Monday, 3 April 2006

ICANN and the press

One of the three main issues that has arisen in my efforts to report on the Internet’s governing body, ICANN , is ICANN’s failure to comply with its own bylaws requiring that “ICANN and its constituent bodies shall operate to the maximum extent feasible in an open and transparent manner and consistent with procedures designed to ensure fairness.” (The other two main issues are the exclusion of travellers and the public, and the capture by the airline and travel industries, of the new “.travel” and “.aero” top-level Internet domain names; and the lack of accountability or oversight of ICANN, as exemplified in its failure to put in place the procedures for independent review also required by its bylaws.)

ICANN’s commitment to transparency — in its bylaws and in its contracts with the USA Department of Commerce, which has delegated authority over many aspects of Internet policy making to ICANN — isn’t supposed to be limited to journalists. Under ICANN’s rules, the general public is equally entitled to access to meetings, documents, and records. But when a journalist is excluded, the damage is multiplied: My interest in open meetings and access to documents is a proxy for the interests of tens of thousands of my readers who rely on me and my books, Web site, and e-mail newsletter for reporting and analysis of meetings and information they wouldn’t have time to attend or review themselves.

ICANN’s staff and Board members claim not to understand why the public doesn’t take more of an interest in ICANN’s work. Yet ICANN is most hostile to those few investigative journalists like myself who report in the most depth on what ICANN does, and explain to members of the public why what ICANN does matters to the public.

ICANN can’t be bothered, or doesn’t think it can afford, to hire anyone to fill the vacant position of Manager of Public Participation mandated by its bylaws. But it can afford a full-time in-house public relations staff person, as well as public relations firms on contract both in London and Wellington for its latest meetings.

As I pointed out last week in my comments on ICANN’s three-year strategic plan:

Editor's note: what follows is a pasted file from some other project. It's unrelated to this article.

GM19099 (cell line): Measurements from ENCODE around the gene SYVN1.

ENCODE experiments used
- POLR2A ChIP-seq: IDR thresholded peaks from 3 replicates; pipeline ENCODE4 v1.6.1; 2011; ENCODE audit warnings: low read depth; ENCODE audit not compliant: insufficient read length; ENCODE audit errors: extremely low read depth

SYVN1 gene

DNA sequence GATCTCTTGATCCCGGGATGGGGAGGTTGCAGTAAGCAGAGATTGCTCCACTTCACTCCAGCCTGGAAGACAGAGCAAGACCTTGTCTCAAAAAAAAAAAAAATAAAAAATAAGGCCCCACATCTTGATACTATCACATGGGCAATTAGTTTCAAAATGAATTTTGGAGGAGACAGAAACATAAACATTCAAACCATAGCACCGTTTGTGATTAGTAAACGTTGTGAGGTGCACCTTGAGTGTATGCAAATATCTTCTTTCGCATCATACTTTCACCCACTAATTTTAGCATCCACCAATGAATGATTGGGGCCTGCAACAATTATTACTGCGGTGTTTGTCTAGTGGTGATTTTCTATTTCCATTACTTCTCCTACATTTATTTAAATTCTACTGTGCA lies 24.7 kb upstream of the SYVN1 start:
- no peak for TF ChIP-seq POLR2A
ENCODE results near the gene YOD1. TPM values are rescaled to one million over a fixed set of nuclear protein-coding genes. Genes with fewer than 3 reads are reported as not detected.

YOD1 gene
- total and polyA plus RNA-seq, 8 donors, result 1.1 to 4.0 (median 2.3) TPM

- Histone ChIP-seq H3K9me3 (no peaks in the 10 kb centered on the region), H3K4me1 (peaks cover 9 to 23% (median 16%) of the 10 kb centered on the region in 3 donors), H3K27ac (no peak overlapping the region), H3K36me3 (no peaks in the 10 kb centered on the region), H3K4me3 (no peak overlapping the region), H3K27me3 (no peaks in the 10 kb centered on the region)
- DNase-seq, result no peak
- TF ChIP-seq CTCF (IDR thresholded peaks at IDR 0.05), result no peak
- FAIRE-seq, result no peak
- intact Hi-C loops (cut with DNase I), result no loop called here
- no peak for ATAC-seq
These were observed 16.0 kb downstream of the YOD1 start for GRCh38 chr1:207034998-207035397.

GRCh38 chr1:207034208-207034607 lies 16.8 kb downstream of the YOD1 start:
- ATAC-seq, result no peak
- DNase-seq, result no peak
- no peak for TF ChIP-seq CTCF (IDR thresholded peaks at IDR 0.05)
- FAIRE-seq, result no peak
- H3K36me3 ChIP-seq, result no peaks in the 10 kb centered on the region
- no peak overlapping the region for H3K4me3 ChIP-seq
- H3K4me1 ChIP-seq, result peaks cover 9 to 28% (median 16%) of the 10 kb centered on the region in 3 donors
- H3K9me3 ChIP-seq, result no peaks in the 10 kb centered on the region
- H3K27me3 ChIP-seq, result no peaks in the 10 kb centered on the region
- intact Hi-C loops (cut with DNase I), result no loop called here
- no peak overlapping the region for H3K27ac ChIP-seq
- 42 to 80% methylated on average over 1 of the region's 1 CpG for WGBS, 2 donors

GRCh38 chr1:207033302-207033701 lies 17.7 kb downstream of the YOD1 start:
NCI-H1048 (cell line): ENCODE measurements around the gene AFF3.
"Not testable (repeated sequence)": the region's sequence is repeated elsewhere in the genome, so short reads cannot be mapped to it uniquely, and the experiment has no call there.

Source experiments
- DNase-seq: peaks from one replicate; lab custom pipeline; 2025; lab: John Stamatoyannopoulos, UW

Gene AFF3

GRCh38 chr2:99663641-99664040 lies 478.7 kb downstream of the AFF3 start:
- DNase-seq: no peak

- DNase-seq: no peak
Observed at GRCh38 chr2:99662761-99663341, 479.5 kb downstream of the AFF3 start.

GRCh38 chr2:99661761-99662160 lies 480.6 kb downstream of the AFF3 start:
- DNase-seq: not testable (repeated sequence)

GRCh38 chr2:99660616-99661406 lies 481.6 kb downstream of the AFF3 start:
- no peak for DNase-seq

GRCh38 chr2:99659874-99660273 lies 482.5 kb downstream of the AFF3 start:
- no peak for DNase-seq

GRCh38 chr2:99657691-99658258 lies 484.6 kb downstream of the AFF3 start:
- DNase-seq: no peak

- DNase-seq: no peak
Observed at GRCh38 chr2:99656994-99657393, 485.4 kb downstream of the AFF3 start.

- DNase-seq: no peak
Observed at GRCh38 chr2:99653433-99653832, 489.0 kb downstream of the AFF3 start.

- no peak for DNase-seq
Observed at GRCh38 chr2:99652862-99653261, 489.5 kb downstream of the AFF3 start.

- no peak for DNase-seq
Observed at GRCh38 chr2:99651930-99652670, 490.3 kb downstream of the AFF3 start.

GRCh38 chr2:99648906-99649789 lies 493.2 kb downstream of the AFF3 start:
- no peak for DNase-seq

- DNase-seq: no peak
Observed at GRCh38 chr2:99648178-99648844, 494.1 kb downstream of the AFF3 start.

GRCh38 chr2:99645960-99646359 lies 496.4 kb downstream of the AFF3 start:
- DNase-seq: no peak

In the draft [of the strategic plan], openness and transparency is considered only as a public relations problem, on page 17 of the draft: “Develop mechanisms to report on ICANN’s openness, transparency, inclusiveness and its multilateral and multi-stakeholder environment.”

It is an insult to the community to suggest, as this draft implicitly does, that the problem is that we, the stakeholders, just don’t understand how open and transparent ICANN is, and that the solution lies in re-educating us.

ICANN needs to do more about openness and transparency than hire more propagandists to “report on” ICANN’s current structure. ICANN needs to actually become more open and transparent.

My comments were the only public feedback on the draft of the strategic plan, but were ignored. At its meeting in Wellington, New Zealand, last Friday, ICANN’s Board of Directors approved the draft plan, unmodified, officially endorsing this “propaganda strategy” for addressing ICANN’s crisis of secrecy.

How ICANN puts this propaganda strategy into practice was exemplified by how they stage-managed relations with reporters during their most recent meetings. They held two press conferences (Kieren McCarthy describes the first, and the Scoop has photos and an MP3 audio recording of the second), one during and one at the conclusion of their meetings. But despite written promises and instructions from ICANN’s staff that I was to be included, I was not.

ICANN’s staff wouldn’t respond to my queries, and ICANN’s designated public relations contacts lied to me, ignored my requests for information, and eventually claimed that they had been given “discretion” by ICANN to decide whom to allow to participate or receive information, and whom to exclude, on the basis of their opinion that a blogger can’t be a journalist, and that neither books nor the Internet are legitimate news media — even for reporting about the (governance of) the Internet itself.

You probably don’t want to read all the details, but for the sake of my fellow journnalists, and the principles at stake, I think it’s important to put them on the record. Here’s what happened: